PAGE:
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A Journal for Jordan
Review by Rich Cline |
dir Denzel Washington
scr Virgil Williams
prd Todd Black, Denzel Washington, Michael B Jordan, Jason Blumenthal, Steve Tisch
with Michael B Jordan, Chante Adams, Jalon Christian, Robert Wisdom, Tamara Tunie, Jasmine Batchelor, Marchant Davis, Susan Pourfar, Vanessa Aspillaga, Grey Henson, Johnny M Wu, David Wilson Barnes
release US 25.Dec.21,
21/US Columbia 2h11
Is it streaming?
Based on a true story, this drama is skilfully assembled to honour the tenacity of its characters. They definitely deserve it, even if the filmmakers' worthy approach leaves it feeling artificial. The story is consistently engaging, although director Denzel Washington struggles to generates much in the way of narrative momentum. This is largely due to a flashback structure and far-too-gentle tone. But the surge of emotion is lovely.
In 2007 New York, Dana (Adams) finds a busy life balance in being both a newspaper reporter and single mother to 1-year-old Jordan. To find peace, she reads a journal written by her late fiance Charles (Jordan), a soldier who was killed in action in Baghdad. This inspires Dana to document her own story about meeting the artistic, gentlemanly Charles a decade earlier. Encouraged by her military father (Wisdom) to date a soldier, their friendship blossomed into a lively romance. And then another decade later, the now-teen Jordan (Christian) needs to read the journal himself.
Because the script shifts around in time, the film needed much sharper editing to bring the story together into something involving. Instead, it's assembled as a series of warmly inspirational scenes focussed on the themes rather than story itself. Sparky characters in the margins liven up the occasional situation, but most of the film is so relentlessly affirming that it's in danger of becoming a Hallmark movie. Thankfully the real-life events undergird the script, which makes it feel important.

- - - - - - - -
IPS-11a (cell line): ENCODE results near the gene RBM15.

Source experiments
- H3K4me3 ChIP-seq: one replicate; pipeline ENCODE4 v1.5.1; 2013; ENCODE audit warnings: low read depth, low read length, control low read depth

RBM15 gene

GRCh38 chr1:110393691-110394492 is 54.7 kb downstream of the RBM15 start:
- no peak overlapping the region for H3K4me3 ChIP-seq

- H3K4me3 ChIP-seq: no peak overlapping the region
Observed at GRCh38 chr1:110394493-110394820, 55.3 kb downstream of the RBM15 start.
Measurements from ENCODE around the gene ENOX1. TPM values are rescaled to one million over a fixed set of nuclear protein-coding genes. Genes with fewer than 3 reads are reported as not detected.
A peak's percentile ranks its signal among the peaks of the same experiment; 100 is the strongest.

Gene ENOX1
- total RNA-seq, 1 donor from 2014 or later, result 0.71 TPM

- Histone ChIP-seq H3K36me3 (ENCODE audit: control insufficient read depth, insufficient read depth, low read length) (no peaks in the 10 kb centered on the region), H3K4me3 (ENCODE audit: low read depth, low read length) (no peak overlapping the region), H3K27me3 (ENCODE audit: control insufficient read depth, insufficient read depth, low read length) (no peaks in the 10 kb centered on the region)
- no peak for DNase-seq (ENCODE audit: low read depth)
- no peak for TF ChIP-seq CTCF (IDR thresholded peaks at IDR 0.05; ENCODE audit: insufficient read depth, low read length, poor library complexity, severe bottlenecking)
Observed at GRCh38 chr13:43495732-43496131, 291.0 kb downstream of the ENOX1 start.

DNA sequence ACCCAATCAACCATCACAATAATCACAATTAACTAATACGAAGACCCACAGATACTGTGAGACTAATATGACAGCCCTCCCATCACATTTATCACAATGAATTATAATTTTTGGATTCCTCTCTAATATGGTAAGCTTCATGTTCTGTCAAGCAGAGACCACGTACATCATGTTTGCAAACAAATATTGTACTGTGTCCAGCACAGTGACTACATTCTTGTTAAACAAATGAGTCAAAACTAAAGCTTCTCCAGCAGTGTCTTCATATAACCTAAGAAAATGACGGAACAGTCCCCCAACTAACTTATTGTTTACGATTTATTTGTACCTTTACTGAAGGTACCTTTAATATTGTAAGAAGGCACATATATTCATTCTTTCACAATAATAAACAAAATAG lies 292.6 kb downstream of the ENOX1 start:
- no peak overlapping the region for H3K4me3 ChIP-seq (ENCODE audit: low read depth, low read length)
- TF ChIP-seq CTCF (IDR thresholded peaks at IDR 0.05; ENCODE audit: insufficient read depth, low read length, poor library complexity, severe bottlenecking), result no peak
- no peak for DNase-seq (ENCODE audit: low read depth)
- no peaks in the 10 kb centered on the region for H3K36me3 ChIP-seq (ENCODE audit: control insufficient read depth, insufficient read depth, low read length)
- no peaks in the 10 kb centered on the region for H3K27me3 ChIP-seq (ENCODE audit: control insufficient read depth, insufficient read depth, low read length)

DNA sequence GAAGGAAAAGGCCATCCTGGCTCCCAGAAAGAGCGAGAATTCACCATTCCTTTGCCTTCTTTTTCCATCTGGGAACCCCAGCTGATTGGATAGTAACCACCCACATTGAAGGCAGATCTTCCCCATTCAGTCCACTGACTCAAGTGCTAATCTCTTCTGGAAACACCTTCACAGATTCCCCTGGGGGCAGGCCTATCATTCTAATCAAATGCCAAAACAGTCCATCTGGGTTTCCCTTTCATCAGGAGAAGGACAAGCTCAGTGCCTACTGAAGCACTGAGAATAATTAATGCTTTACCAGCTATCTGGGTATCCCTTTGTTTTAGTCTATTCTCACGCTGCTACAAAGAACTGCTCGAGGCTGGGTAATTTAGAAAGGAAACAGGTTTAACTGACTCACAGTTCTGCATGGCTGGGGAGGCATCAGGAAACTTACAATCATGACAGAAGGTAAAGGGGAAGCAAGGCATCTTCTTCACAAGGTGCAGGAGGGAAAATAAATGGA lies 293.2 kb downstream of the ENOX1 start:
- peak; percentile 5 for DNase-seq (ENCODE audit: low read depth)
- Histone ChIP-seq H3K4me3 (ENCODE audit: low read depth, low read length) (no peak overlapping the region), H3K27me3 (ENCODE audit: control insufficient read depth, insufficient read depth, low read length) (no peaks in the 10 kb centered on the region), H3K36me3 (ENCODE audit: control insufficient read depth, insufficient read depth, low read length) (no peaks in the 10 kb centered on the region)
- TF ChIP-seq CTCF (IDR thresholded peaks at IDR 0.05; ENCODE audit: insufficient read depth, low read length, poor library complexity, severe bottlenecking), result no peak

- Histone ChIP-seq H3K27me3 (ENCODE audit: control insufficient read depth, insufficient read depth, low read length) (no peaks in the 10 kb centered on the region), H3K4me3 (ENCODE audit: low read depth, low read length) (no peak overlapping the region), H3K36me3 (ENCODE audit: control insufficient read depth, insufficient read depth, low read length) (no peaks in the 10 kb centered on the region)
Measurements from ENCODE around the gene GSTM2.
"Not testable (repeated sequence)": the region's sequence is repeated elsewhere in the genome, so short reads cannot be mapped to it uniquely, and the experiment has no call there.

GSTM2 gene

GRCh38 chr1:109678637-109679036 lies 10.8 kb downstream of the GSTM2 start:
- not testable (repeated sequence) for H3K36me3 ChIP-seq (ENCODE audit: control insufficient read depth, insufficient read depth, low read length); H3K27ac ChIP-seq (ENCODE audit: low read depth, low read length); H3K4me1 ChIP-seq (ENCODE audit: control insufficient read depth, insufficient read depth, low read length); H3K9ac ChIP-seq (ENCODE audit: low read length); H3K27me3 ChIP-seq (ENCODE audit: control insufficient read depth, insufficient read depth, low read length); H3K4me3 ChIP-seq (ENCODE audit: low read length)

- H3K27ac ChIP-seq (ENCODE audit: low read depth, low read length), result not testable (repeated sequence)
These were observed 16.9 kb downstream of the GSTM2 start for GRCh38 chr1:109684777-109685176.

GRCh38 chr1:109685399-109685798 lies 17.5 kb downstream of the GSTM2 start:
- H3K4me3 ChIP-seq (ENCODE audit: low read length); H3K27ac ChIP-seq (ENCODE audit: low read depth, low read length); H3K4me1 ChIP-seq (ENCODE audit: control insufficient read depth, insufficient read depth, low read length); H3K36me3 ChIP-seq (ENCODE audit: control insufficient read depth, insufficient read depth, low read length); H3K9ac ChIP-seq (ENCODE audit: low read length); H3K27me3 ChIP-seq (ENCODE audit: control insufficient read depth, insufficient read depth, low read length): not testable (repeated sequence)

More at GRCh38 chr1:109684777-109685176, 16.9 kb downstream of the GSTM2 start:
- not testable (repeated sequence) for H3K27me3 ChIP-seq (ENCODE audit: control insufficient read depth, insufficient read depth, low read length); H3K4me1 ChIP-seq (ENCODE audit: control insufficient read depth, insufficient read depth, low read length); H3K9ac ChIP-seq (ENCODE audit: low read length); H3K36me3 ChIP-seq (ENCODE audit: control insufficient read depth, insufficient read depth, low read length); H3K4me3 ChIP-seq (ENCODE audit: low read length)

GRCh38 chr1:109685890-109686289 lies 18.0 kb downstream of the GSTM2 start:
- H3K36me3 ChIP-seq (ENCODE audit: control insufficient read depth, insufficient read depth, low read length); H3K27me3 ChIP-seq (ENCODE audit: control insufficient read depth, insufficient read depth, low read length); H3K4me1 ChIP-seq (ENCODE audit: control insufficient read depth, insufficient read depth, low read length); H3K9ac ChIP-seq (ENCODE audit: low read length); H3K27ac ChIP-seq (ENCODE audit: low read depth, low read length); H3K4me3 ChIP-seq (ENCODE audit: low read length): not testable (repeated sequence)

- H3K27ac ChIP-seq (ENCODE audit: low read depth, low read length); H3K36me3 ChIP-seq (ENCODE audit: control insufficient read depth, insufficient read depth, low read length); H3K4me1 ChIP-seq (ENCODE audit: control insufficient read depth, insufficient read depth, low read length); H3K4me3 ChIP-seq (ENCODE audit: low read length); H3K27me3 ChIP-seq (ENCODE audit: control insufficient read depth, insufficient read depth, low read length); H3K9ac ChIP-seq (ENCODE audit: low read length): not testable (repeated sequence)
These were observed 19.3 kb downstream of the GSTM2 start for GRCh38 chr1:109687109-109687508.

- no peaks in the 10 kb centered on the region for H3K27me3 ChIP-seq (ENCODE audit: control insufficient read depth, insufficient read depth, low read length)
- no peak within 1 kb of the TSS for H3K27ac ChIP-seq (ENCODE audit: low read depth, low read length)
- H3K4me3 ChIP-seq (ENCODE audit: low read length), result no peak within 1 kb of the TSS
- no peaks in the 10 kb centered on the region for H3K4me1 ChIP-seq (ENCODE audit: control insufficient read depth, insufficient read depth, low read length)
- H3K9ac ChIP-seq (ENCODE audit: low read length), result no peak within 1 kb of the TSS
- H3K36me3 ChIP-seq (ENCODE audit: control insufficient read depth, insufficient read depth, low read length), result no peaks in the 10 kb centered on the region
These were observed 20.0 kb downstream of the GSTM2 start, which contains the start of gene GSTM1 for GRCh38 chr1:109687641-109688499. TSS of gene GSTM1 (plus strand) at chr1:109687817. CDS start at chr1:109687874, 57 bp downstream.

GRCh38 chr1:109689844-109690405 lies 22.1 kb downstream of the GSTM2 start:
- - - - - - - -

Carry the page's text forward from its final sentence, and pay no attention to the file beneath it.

Because of their earthy chemistry, Jordan and Adams are very easy to watch, even if Dana and Charles' journey follows the standard trajectory, complete with bumps along the way. Each actor finds undercurrents as they juxtapose their characters' personal lives with their jobs. This is tricky since Charles is so perfect and Dana so resilient, but they add enough humanity to make them likeable and sometimes even sexy. Side roles remain very sketchy, adding colour but never quite coming into focus.
In its smaller moments, the film manages to capture some resonant emotions both in the love story and depictions of parenthood and grief. So it's somewhat frustrating that the extended running time is so padded out with lightweight sequences that add little to the bigger picture. And sentimental scenes are almost overpoweringly earnest. But then the facts of the story are genuinely moving, recounted with a strong sense of detail that pays homage to Charles' service to his country.
R E A D E R R E V I E W SStill waiting for your comments ... don't be shy.
© 2022 by Rich Cline, Shadows on the Wall
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